Return to Content

Honey Sharp: Native Plants

by in Mar 2009
Honey Sharp: Native Plants
0 votes, 0.00 avg. rating (0% score)
Print Friendly
Honey Sharp's Massachusetts garden features 'White Elegance' tulips.
Photo/Art by Richard Brown
Honey Sharp’s Massachusetts garden features ‘White Elegance’ tulips.

To plan a successful flower garden, Honey Sharp‘s rule is to first seek out native plants; they create a link between your garden and local natural habitats. To discover species that might thrive in your garden, Honey suggests visiting nature preserves and botanical gardens that showcase regional plants. “Many woodland perennials are among my favorite spring blooms,” she notes.

Also, take photos of your garden to use as planting references, helping you keep track of what’s growing where. Photos of your spring garden are especially valuable when fall comes around and you’re deciding what to plant or divide. “These photos, plus other notes I take about the garden, are wonderful design tools,” Honey says.

For photos and articles, visit:

No comments yet.

Leave a Reply

We reserve the right to remove or edit comments that are offensive or disrespectful to our readers and/or writers, cannot be verified, lack clarity, or contain profanity. Your comments may be republished by Yankee Magazine across multiple platforms.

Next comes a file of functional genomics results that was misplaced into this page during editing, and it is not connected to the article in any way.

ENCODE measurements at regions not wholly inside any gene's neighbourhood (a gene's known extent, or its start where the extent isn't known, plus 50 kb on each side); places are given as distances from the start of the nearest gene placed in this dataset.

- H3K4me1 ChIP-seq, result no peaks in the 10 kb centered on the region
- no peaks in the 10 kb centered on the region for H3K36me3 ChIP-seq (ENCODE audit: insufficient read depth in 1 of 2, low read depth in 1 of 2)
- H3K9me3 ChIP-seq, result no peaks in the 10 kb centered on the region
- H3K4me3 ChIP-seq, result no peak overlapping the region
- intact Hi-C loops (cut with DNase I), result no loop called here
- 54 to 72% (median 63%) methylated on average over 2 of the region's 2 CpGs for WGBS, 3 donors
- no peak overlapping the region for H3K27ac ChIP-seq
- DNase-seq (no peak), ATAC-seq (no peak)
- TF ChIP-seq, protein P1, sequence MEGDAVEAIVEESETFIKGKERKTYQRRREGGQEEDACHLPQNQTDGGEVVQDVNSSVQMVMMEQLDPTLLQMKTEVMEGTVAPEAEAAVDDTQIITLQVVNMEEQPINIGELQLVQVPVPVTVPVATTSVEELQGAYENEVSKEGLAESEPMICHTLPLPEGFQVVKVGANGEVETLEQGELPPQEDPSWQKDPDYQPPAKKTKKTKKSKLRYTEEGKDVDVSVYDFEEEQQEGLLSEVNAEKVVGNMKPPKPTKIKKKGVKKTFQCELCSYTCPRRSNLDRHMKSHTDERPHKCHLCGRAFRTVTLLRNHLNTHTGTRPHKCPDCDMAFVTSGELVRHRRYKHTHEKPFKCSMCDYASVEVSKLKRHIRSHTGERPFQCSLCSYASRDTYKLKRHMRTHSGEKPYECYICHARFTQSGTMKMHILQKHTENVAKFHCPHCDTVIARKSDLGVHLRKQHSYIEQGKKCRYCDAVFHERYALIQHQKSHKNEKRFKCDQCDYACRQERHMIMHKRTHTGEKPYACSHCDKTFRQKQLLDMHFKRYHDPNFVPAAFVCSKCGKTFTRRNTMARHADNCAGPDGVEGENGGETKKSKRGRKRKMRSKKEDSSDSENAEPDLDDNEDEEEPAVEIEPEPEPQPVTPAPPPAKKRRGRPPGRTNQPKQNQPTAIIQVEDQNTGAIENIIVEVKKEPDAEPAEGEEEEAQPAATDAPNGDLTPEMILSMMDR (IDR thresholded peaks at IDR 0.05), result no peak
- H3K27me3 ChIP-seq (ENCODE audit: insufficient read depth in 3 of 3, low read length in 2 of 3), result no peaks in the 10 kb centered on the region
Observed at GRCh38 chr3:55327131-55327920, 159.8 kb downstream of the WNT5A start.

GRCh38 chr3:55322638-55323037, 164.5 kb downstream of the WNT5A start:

Register Sign In

©2015, Yankee Publishing Inc. All Rights Reserved.
Yankee Publishing Inc., | P.O. Box 520, Dublin, NH 03444 | (603) 563-8111

< Prev

Gordon Hayward: Crabapple Tips

Gordon and Mary Hayward take a stroll amid the crabapple trees they planted in their Westminster West, Vermont, garden 15 years ago. Garden designer Gordon Hayward, author of nine books on gardening, advises doing some research before ...

Related Articles

Next >

Birdwatcher Crafts | Inspired Ideas

Happy Birding JarI'm an avid birder -- I find our feathered friends absolutely mesmerizing. And as any birder ...

Related Articles